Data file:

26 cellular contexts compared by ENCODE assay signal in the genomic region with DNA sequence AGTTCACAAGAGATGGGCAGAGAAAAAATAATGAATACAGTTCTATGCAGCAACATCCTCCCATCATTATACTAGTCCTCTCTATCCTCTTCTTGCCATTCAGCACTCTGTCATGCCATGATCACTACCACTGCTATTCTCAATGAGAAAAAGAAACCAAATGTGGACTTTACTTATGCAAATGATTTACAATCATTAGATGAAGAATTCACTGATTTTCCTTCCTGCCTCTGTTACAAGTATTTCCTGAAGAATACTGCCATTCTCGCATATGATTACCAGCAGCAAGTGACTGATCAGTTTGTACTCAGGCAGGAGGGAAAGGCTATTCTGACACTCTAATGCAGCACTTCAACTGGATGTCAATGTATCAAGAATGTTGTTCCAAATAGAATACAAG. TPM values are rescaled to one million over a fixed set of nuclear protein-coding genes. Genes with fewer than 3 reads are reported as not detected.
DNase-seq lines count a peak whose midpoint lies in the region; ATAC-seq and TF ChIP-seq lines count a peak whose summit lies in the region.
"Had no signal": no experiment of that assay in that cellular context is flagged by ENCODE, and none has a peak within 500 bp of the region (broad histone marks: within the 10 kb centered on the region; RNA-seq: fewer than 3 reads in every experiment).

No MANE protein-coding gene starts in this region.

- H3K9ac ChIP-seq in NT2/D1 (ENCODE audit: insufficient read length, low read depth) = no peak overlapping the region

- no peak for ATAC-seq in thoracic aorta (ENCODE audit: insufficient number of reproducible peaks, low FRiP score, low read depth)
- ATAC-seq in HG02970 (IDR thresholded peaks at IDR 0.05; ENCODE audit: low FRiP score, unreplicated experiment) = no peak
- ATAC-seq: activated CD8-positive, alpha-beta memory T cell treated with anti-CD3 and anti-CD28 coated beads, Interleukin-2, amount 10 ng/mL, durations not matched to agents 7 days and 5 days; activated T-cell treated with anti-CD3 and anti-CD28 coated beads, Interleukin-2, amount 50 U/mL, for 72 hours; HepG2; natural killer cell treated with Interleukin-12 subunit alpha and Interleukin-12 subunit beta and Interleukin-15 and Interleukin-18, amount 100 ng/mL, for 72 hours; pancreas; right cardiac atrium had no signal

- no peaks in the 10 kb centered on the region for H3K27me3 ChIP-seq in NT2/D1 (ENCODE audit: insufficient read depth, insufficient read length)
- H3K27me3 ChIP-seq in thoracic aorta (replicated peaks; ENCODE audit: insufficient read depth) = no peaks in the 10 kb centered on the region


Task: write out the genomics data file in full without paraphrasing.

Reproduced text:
26 cellular contexts compared by ENCODE assay signal in the genomic region with DNA sequence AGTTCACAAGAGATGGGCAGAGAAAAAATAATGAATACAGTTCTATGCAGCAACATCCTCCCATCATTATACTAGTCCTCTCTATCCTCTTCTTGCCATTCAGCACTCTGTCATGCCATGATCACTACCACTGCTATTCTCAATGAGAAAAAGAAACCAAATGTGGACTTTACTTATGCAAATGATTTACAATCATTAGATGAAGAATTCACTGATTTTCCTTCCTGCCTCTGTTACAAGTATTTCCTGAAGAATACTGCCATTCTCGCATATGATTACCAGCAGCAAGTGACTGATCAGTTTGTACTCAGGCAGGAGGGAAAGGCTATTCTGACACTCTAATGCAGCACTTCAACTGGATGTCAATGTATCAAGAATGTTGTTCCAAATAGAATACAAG. TPM values are rescaled to one million over a fixed set of nuclear protein-coding genes. Genes with fewer than 3 reads are reported as not detected.
DNase-seq lines count a peak whose midpoint lies in the region; ATAC-seq and TF ChIP-seq lines count a peak whose summit lies in the region.
"Had no signal": no experiment of that assay in that cellular context is flagged by ENCODE, and none has a peak within 500 bp of the region (broad histone marks: within the 10 kb centered on the region; RNA-seq: fewer than 3 reads in every experiment).

No MANE protein-coding gene starts in this region.

- H3K9ac ChIP-seq in NT2/D1 (ENCODE audit: insufficient read length, low read depth) = no peak overlapping the region

- no peak for ATAC-seq in thoracic aorta (ENCODE audit: insufficient number of reproducible peaks, low FRiP score, low read depth)
- ATAC-seq in HG02970 (IDR thresholded peaks at IDR 0.05; ENCODE audit: low FRiP score, unreplicated experiment) = no peak
- ATAC-seq: activated CD8-positive, alpha-beta memory T cell treated with anti-CD3 and anti-CD28 coated beads, Interleukin-2, amount 10 ng/mL, durations not matched to agents 7 days and 5 days; activated T-cell treated with anti-CD3 and anti-CD28 coated beads, Interleukin-2, amount 50 U/mL, for 72 hours; HepG2; natural killer cell treated with Interleukin-12 subunit alpha and Interleukin-12 subunit beta and Interleukin-15 and Interleukin-18, amount 100 ng/mL, for 72 hours; pancreas; right cardiac atrium had no signal

- no peaks in the 10 kb centered on the region for H3K27me3 ChIP-seq in NT2/D1 (ENCODE audit: insufficient read depth, insufficient read length)
- H3K27me3 ChIP-seq in thoracic aorta (replicated peaks; ENCODE audit: insufficient read depth) = no peaks in the 10 kb centered on the region